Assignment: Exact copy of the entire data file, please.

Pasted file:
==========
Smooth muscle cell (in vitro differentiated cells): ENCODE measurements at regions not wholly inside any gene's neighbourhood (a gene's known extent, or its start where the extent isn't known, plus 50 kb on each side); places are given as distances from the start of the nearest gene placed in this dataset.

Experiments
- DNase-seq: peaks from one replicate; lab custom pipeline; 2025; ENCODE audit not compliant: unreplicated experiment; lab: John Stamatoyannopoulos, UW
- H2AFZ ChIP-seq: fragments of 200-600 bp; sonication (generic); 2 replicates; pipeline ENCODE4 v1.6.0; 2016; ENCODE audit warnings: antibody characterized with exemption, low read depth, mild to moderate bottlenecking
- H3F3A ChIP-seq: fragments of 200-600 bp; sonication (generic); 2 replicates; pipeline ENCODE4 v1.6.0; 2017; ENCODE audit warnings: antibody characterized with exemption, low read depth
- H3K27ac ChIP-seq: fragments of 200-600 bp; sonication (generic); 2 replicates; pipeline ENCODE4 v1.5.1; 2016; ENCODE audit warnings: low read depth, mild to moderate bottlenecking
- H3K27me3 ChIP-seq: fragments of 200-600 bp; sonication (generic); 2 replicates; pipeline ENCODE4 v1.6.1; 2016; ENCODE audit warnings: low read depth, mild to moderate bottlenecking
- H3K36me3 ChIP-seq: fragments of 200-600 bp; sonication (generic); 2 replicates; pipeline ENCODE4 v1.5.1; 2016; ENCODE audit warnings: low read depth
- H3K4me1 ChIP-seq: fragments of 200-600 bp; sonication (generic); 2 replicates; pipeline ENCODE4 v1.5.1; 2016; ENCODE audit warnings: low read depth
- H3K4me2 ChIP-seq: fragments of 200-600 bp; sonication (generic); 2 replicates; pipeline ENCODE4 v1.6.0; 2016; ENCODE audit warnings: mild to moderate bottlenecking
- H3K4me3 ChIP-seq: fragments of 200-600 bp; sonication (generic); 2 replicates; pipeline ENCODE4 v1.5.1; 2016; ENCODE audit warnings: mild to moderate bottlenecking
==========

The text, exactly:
Smooth muscle cell (in vitro differentiated cells): ENCODE measurements at regions not wholly inside any gene's neighbourhood (a gene's known extent, or its start where the extent isn't known, plus 50 kb on each side); places are given as distances from the start of the nearest gene placed in this dataset.

Experiments
- DNase-seq: peaks from one replicate; lab custom pipeline; 2025; ENCODE audit not compliant: unreplicated experiment; lab: John Stamatoyannopoulos, UW
- H2AFZ ChIP-seq: fragments of 200-600 bp; sonication (generic); 2 replicates; pipeline ENCODE4 v1.6.0; 2016; ENCODE audit warnings: antibody characterized with exemption, low read depth, mild to moderate bottlenecking
- H3F3A ChIP-seq: fragments of 200-600 bp; sonication (generic); 2 replicates; pipeline ENCODE4 v1.6.0; 2017; ENCODE audit warnings: antibody characterized with exemption, low read depth
- H3K27ac ChIP-seq: fragments of 200-600 bp; sonication (generic); 2 replicates; pipeline ENCODE4 v1.5.1; 2016; ENCODE audit warnings: low read depth, mild to moderate bottlenecking
- H3K27me3 ChIP-seq: fragments of 200-600 bp; sonication (generic); 2 replicates; pipeline ENCODE4 v1.6.1; 2016; ENCODE audit warnings: low read depth, mild to moderate bottlenecking
- H3K36me3 ChIP-seq: fragments of 200-600 bp; sonication (generic); 2 replicates; pipeline ENCODE4 v1.5.1; 2016; ENCODE audit warnings: low read depth
- H3K4me1 ChIP-seq: fragments of 200-600 bp; sonication (generic); 2 replicates; pipeline ENCODE4 v1.5.1; 2016; ENCODE audit warnings: low read depth
- H3K4me2 ChIP-seq: fragments of 200-600 bp; sonication (generic); 2 replicates; pipeline ENCODE4 v1.6.0; 2016; ENCODE audit warnings: mild to moderate bottlenecking
- H3K4me3 ChIP-seq: fragments of 200-600 bp; sonication (generic); 2 replicates; pipeline ENCODE4 v1.5.1; 2016; ENCODE audit warnings: mild to moderate bottlenecking